Synology WRX560 Review

When we reviewed Synology’s flagship RT6600ax router last year, we gave it high marks for its multi-gig connectivity and strong parental controls, but were disappointed by its 5GHz throughput performance. The new, more affordable Synology WRX560 ($219.99) also offers multi-gig networking and the same robust parental controls, but this dual-band Wi-Fi 6 router delivered superior throughput on both radio bands and good signal strength in our tests. Its file transfer performance could use a boost, but the WRX560 is an otherwise excellent, feature-rich mainstream router that earns an Editors’ Choice award.

Design and Features

The WRX560 doesn’t look like a typical desktop router. Its 9.1-by-7.6-by-2.5-inch (HWD) black enclosure stands vertically, with beveled edges and grillwork that give it a futuristic, minimalist look. The device’s vertical stance does make it vulnerable to tipping over, which is exactly what happened when my cat decided to rub against it, and there are no options for mounting the router on a wall.

You won’t find the usual external antennas here; instead, the Synology uses six internal antennas to communicate over the 2.4GHz and 5GHz radio bands. Three small LED indicators on the front signal system status, Wi-Fi activity, and WAN activity.

Most of the WRX560’s ports are located on the rear panel, including a 2.5Gbps WAN/LAN port, a 1Gbps WAN port, and three 1Gbps LAN ports. They are joined by a power port, a power button, and a reset button. On the left side, you’ll see a USB 3.2 Gen 1 port and WPS and Wi-Fi on/off buttons.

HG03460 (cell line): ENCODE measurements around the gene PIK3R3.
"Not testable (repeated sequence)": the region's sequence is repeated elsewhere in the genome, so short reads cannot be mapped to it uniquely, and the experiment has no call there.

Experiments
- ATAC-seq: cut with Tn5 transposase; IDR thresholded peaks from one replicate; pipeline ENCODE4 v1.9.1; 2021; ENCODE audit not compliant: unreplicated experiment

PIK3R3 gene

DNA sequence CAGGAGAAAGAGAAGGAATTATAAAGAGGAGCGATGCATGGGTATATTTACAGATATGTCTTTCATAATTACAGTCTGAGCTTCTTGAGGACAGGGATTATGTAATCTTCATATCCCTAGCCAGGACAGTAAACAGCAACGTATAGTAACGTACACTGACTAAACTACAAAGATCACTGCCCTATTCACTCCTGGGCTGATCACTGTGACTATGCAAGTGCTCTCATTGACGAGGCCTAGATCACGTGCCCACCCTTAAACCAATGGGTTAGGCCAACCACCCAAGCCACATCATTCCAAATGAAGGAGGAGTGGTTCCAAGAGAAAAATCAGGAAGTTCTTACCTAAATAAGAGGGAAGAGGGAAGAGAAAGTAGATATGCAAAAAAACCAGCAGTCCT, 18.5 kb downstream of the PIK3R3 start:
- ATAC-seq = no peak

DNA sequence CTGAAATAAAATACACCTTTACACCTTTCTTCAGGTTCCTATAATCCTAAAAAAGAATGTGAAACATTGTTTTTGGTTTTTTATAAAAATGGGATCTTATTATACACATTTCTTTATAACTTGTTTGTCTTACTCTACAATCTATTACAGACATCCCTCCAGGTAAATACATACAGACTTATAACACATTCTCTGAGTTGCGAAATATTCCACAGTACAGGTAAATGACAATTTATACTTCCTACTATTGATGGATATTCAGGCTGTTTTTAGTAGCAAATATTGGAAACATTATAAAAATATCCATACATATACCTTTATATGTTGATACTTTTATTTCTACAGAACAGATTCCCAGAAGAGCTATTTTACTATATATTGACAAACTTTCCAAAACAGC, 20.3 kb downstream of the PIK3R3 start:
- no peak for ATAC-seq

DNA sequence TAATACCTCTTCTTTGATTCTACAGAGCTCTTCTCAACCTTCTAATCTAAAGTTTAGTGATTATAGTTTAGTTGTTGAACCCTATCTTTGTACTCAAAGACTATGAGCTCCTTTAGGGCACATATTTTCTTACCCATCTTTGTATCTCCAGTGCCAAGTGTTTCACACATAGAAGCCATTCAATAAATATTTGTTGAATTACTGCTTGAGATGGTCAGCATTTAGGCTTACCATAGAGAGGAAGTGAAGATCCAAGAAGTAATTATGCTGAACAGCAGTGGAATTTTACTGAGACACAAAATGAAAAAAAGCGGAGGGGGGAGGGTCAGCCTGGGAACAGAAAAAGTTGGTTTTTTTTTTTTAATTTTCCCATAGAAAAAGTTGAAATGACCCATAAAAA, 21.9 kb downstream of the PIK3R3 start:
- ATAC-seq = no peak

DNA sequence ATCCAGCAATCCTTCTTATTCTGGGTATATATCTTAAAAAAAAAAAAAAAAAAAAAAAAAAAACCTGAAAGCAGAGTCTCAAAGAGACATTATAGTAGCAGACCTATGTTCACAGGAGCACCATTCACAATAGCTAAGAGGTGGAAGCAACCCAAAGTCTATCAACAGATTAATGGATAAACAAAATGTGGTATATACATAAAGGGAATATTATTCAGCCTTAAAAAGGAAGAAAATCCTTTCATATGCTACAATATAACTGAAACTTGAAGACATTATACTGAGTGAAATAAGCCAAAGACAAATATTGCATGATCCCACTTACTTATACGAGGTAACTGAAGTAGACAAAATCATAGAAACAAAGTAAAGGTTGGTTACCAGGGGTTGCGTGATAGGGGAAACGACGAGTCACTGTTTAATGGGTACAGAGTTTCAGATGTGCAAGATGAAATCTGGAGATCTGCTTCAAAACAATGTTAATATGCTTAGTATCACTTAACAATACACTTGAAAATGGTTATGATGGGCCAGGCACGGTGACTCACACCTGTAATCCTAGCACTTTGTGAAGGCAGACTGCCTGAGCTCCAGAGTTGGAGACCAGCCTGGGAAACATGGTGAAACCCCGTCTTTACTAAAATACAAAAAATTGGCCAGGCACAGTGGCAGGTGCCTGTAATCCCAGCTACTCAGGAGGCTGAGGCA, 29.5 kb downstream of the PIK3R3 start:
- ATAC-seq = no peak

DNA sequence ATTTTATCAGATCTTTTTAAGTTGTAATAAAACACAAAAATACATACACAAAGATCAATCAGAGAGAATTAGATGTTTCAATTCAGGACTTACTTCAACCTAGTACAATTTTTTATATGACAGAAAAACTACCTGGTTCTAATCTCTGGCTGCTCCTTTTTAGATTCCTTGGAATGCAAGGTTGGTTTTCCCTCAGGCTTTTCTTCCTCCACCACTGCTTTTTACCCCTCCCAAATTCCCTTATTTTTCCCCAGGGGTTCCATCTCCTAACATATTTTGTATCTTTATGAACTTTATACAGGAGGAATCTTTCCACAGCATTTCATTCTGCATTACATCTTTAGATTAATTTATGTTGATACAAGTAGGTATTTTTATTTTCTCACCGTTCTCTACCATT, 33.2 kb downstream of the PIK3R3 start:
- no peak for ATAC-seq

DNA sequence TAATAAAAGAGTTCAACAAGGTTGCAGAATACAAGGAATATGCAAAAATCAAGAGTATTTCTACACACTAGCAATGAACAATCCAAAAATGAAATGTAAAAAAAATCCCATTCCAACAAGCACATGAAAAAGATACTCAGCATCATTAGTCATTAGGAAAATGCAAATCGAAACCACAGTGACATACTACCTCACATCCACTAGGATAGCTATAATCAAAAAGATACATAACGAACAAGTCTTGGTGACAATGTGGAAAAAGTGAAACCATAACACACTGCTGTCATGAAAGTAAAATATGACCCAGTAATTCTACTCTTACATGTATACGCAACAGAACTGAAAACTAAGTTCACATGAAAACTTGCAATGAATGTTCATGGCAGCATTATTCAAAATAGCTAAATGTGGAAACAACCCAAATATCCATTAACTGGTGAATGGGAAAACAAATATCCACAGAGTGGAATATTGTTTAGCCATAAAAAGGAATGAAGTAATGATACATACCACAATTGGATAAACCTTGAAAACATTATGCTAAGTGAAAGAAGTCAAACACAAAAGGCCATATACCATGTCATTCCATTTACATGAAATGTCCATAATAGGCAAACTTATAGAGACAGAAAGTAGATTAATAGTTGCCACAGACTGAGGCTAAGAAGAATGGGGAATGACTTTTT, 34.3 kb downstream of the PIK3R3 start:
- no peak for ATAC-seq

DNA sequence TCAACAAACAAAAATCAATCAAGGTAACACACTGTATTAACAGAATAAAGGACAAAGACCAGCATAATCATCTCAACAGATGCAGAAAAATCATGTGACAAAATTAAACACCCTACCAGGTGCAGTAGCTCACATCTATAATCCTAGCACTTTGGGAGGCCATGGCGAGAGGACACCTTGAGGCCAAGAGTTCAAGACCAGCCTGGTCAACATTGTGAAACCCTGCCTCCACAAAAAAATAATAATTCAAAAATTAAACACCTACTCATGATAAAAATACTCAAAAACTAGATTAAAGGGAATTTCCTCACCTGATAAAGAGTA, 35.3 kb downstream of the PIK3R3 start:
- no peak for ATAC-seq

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The WRX560 is a dual-band AX3000 router, which means it can reach theoretical max speeds of 600Mbps on the 2.4GHz band and 2,400Mbps on the 5GHz band. It uses a 1.4GHz quad-core CPU and 512MB of DDR4 , and it supports Wi-Fi 6 technologies including 160MHz channel transmissions, WPA3 encryption, MU-MIMO data streaming, direct-to-client beamforming, and Orthogonal Frequency Division Multiple Access (OFDMA). It’s mesh-ready and can be teamed with other compatible Synology routers to create a seamless mesh Wi-Fi network. Like the RT6600ax, the Synology WRX560 uses the UNII-4 (5.9GHz) spectrum to access additional 20MHz and 160MHz channels, but it is not a Wi-Fi 6E router and has no access to the 6GHz radio band.You install and manage the WRX560 using the DS Router app or the web-based Synology Router Manager (SRM) operating system. Similar to the DiskStation Manager OS used by Synology NAS devices, SRM offers a Windows-like interface that makes configuring the router easy. The desktop contains icons labeled Control Panel, Network Center, Wi-Fi Connect, Safe Access, Package Center, and SRM Help. You use Network Center to manage network connections, monitor CPU and memory usage, and configure QoS, port forwarding, and port triggering settings. The Wi-Fi Connect takes you to a screen where you can configure Wi-Fi settings and guest networking, as well as view a list of connected clients and which band they’re using.The Safe Access opens a screen where you can create parental control profiles and assign devices and web filters to each profile. Preset filters include Child, Employee, and Guest, or you can create custom profiles. Other Safe Access options allow you to enable network protection settings to safeguard network devices against malicious content and access to dangerous websites, as well as setting access-time quotas and monitoring client activity.Use the Control Panel to configure external storage devices, enable file services, view router status information, and back up your router settings. Finally, Package Center is where you go to update the Safe Access software, install Synology’s VPN Server Plus software, and download media server and Radius server applications.